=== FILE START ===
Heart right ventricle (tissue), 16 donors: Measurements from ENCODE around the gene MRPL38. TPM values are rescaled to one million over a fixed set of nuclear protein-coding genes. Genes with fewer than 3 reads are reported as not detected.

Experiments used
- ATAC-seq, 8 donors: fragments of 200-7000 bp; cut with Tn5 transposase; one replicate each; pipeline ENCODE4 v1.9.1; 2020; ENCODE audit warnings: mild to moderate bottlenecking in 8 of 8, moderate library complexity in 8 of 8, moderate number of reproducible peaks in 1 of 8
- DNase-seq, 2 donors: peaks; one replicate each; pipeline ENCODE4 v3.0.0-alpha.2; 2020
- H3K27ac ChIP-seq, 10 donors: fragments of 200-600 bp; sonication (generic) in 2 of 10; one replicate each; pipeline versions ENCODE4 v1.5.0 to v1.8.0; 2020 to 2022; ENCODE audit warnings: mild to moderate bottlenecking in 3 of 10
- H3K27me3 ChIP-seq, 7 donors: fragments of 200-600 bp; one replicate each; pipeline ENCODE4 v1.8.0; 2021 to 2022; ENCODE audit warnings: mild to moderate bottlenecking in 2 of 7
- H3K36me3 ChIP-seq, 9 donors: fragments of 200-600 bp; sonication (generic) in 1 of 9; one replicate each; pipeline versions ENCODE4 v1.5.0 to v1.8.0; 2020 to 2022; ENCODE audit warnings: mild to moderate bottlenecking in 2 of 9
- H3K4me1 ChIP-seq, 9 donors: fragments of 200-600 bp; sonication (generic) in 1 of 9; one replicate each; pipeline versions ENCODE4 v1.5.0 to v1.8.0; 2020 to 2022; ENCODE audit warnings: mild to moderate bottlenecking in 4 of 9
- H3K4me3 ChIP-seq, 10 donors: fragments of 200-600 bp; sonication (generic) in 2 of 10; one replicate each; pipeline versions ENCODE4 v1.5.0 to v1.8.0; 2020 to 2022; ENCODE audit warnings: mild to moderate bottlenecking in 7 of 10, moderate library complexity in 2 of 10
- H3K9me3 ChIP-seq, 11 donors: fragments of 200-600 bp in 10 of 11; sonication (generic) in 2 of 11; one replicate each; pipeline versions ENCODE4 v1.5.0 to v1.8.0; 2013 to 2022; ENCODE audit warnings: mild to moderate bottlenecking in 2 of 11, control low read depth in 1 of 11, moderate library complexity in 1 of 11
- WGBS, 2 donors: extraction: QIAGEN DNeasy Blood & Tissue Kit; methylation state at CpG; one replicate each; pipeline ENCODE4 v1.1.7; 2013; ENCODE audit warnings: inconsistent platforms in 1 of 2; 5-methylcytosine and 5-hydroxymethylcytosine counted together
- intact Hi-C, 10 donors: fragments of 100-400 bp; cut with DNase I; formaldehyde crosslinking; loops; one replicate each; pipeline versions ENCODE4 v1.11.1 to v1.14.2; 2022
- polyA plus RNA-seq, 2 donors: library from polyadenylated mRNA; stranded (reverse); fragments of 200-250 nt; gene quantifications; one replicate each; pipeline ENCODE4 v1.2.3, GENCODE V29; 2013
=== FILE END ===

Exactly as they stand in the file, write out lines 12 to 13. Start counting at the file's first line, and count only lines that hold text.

- intact Hi-C, 10 donors: fragments of 100-400 bp; cut with DNase I; formaldehyde crosslinking; loops; one replicate each; pipeline versions ENCODE4 v1.11.1 to v1.14.2; 2022
- polyA plus RNA-seq, 2 donors: library from polyadenylated mRNA; stranded (reverse); fragments of 200-250 nt; gene quantifications; one replicate each; pipeline ENCODE4 v1.2.3, GENCODE V29; 2013